But King saw his "social gospel" as a natural outworking of God's "supernatural love." He told Playboy magazine in 1965, "The essence of the Epistles of Paul is that Christians should rejoice at being deemed worthy to suffer for what they believe. The projection of a social gospel, in my opinion, is the true witness of a Christian life. … The church once changed society. It was then a thermostat of society. But today I feel that too much of the church is merely a thermometer, which measures rather than molds popular opinion."
In today's hostile climate of clashing ideologies, King would be considered "politically incorrect," says Congressman Watts. "Today people would say to Dr. King, 'No, no, keep your religious beliefs out of politics—remember the separation of church and state.' But everything Dr. King stood for was because of his faith. His faith transcended race and politics."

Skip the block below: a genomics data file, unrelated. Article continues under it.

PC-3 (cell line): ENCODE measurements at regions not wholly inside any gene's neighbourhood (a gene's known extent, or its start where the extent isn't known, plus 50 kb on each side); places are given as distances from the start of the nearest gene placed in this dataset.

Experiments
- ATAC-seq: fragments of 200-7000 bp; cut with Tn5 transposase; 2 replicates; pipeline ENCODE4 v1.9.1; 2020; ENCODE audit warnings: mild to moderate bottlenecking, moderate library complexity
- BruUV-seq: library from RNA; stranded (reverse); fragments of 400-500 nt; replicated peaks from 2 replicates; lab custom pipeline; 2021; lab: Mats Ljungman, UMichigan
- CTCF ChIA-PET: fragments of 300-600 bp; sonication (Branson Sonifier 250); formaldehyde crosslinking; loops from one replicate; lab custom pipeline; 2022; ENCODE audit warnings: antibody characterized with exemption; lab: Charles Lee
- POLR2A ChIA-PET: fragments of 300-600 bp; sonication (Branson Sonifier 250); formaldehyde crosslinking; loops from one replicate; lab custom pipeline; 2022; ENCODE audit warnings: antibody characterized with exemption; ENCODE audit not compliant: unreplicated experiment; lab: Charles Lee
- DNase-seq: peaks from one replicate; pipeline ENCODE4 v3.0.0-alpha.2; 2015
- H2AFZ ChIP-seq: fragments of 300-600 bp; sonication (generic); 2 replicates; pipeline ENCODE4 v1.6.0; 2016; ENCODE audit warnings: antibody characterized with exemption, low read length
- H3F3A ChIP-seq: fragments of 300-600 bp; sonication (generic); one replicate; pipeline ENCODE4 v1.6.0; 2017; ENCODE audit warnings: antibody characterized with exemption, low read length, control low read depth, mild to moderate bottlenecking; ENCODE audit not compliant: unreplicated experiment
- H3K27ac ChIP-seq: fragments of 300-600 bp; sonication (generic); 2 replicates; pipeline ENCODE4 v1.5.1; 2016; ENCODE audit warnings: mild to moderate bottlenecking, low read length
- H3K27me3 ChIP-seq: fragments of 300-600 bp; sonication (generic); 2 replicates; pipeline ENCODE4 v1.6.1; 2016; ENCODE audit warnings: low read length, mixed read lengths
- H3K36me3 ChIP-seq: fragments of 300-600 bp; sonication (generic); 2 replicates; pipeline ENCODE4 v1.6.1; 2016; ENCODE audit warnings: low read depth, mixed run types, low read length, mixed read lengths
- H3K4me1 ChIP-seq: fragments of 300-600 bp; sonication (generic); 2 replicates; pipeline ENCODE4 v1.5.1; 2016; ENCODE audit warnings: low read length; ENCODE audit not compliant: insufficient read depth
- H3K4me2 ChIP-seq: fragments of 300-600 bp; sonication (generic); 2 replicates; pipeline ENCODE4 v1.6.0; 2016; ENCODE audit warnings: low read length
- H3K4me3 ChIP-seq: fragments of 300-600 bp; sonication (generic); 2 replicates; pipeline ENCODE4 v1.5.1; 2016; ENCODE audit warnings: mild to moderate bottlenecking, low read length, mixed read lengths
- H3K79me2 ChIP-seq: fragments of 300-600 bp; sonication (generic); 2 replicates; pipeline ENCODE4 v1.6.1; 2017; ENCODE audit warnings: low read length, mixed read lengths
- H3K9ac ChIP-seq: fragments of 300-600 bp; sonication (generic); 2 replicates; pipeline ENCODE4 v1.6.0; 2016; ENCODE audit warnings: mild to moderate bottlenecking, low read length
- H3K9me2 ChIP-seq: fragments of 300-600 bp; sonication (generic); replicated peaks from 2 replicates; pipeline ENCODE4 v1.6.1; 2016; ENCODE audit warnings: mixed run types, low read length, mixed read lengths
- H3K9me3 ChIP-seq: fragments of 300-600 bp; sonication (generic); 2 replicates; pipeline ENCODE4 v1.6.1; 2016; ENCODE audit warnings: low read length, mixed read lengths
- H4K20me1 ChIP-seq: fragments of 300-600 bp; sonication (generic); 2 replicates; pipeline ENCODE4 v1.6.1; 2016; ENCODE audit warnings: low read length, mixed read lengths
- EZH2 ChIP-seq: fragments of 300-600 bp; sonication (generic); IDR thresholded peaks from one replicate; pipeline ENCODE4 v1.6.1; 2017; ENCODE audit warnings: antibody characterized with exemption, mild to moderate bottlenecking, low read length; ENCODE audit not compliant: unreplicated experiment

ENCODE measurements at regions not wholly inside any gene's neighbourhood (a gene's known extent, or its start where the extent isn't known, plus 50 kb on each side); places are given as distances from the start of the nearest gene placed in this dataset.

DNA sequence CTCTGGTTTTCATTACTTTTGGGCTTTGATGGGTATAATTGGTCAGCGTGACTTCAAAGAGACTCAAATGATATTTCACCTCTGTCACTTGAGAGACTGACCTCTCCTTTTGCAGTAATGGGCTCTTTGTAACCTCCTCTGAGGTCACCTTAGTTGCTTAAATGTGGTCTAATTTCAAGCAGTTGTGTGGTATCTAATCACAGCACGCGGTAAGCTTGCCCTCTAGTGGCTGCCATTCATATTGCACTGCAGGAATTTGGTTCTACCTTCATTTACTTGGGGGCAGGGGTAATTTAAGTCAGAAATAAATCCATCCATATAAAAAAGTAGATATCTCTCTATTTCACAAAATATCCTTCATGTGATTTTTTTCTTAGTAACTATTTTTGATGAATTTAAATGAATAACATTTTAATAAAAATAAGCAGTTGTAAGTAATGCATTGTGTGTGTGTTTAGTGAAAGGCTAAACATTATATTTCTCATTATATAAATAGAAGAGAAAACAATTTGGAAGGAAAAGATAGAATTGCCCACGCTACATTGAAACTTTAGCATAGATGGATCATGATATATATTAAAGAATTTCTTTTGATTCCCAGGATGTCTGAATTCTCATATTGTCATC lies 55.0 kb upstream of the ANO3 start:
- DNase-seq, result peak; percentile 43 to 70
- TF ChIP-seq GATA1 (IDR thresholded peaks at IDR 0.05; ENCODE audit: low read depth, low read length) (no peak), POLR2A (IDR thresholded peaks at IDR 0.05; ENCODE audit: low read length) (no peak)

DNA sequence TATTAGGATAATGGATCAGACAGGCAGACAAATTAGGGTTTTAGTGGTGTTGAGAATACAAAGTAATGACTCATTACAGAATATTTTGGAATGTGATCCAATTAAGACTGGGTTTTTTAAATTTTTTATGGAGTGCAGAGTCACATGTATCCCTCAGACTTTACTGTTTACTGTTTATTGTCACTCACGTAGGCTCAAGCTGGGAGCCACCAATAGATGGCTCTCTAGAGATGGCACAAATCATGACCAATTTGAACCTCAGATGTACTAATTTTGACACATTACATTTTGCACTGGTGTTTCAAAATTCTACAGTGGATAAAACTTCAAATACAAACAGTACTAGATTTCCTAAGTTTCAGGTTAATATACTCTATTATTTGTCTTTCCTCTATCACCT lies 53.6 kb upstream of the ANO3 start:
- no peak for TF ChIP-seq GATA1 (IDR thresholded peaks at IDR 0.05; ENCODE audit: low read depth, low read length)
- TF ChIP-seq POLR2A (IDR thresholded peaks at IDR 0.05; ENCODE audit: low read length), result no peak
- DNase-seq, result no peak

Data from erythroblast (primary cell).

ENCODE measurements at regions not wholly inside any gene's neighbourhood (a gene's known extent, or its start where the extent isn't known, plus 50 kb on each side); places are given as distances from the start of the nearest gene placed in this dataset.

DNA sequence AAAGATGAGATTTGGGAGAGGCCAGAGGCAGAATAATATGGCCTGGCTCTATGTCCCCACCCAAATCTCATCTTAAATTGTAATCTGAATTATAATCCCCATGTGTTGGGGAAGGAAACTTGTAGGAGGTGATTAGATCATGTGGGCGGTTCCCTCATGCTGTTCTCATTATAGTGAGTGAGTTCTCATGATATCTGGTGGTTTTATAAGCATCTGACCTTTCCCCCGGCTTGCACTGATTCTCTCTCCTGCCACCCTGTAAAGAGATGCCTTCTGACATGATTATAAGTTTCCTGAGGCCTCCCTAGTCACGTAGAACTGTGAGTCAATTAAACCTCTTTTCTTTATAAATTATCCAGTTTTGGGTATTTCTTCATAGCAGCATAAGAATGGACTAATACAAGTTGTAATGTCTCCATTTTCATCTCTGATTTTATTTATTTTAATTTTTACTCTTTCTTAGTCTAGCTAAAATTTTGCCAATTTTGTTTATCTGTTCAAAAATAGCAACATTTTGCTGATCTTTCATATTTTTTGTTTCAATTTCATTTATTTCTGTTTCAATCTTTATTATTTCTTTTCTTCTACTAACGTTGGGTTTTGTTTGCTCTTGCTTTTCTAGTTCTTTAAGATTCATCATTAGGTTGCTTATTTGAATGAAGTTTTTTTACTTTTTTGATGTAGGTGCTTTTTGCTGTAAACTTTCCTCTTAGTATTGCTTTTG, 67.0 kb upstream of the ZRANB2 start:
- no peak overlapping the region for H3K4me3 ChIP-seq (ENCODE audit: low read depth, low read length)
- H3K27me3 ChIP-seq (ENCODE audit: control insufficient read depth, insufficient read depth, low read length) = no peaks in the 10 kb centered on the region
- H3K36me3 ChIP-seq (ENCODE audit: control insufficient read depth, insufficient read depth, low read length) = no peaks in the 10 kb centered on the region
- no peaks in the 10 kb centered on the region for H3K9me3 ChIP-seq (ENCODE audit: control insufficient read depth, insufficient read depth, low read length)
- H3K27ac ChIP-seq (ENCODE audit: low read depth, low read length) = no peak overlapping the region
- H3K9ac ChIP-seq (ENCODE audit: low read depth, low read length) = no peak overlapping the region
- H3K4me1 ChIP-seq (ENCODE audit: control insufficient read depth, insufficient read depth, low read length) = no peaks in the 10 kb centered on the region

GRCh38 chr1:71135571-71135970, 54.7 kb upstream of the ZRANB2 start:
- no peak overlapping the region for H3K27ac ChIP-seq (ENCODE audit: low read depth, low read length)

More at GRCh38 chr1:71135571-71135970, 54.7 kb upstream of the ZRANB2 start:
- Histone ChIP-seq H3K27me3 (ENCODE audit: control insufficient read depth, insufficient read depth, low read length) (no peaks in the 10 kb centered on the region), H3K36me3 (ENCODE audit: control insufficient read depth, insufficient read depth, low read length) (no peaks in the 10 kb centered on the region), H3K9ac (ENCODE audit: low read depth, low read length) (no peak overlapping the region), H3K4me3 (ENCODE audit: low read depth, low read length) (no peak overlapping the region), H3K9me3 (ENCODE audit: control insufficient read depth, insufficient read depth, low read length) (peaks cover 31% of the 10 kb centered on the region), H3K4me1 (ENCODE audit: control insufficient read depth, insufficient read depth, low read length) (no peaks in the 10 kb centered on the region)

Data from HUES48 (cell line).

On the other hand, at least a few Christian thinkers are not convinced of the religious purity of King's public message. According to the late Spencer Perkins, King's theme of nonviolence and love was probably more a matter of pragmatism than faith. "Like Gandhi, King used it as a strategy to win a battle when the power and numbers were not on his side," said Perkins. "King talked about love overcoming hate. But in my own experience, when we were taking part in marches and demonstrations, it was not love that was making us do it; it was our desire to win."